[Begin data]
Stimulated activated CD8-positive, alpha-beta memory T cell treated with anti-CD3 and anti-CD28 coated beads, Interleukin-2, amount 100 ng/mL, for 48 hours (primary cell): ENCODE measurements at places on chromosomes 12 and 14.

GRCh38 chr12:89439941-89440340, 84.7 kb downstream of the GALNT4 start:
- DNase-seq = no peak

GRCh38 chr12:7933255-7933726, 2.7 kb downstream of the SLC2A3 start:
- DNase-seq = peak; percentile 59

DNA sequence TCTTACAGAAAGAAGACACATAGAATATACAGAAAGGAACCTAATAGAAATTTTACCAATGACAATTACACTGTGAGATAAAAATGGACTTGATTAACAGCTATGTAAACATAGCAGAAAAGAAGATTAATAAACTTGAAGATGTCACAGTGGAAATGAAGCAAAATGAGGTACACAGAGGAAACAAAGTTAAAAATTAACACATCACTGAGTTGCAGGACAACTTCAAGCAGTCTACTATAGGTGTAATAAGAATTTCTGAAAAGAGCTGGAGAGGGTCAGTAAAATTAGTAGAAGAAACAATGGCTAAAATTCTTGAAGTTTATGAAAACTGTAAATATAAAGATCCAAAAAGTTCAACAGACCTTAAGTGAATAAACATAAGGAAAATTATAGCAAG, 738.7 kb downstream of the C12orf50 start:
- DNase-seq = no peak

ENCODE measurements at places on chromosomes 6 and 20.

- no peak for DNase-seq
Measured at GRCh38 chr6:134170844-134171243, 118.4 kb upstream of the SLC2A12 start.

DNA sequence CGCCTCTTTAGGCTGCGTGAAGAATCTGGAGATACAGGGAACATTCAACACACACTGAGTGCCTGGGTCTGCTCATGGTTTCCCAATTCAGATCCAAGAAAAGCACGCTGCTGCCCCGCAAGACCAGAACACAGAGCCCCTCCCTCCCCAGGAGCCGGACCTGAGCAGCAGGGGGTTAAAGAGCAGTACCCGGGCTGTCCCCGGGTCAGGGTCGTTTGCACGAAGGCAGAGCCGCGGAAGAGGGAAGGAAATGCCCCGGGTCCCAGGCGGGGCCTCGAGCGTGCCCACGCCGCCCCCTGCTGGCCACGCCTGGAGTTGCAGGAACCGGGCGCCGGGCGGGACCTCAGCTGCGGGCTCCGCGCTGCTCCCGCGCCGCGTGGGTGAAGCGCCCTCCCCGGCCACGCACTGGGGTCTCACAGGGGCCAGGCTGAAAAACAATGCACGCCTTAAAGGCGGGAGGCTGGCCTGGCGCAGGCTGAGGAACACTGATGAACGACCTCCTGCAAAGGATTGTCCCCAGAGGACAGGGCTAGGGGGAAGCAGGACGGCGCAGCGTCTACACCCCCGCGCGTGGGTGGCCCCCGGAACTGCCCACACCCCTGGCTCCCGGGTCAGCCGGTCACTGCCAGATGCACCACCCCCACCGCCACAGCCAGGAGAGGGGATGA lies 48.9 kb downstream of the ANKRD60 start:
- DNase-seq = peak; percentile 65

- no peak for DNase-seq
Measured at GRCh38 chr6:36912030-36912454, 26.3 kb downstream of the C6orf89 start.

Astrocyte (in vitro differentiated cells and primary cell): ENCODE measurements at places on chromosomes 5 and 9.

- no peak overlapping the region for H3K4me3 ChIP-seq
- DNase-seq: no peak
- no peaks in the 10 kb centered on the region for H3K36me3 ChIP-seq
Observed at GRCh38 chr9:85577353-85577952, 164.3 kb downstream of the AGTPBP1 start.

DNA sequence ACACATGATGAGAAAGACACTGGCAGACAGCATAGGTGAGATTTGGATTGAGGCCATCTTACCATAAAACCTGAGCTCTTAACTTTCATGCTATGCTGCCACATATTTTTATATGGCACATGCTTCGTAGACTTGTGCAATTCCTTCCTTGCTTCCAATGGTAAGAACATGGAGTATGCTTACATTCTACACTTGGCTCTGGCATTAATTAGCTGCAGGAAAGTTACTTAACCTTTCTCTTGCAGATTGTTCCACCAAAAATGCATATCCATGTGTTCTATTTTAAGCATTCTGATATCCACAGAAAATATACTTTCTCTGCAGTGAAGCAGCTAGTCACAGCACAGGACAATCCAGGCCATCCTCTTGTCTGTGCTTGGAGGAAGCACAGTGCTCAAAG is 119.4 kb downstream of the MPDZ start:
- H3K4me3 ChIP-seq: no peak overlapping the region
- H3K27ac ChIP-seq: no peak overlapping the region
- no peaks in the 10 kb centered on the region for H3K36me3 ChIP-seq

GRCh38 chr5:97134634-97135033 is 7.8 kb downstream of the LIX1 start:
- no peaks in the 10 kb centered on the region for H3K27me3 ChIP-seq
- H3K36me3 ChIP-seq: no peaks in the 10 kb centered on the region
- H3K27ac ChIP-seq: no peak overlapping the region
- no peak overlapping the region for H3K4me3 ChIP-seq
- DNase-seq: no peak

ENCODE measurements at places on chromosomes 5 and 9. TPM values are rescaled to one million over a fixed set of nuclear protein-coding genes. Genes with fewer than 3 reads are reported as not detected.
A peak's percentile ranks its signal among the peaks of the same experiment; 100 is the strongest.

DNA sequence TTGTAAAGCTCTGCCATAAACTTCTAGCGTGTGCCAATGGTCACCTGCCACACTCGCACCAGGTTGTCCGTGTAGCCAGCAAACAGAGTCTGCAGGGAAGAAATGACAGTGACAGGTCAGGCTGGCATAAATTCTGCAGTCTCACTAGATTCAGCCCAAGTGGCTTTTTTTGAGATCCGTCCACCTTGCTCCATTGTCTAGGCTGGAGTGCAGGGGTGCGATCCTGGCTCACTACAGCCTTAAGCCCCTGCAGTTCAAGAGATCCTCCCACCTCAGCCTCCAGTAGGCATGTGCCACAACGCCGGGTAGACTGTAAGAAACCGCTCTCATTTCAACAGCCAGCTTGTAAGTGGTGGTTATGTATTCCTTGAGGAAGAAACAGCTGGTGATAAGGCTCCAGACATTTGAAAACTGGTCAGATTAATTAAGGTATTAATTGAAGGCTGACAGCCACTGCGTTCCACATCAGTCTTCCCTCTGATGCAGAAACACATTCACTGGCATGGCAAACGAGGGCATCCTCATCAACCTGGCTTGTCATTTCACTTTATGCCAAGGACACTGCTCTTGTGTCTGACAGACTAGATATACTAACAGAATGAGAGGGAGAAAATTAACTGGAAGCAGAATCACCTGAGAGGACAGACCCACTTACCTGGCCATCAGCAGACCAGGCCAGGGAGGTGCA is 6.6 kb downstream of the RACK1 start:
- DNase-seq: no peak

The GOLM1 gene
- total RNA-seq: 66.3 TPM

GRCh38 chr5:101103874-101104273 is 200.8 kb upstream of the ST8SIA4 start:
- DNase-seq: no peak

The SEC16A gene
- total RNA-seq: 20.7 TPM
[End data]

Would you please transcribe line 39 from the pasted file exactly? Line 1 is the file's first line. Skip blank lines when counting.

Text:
- total RNA-seq: 20.7 TPM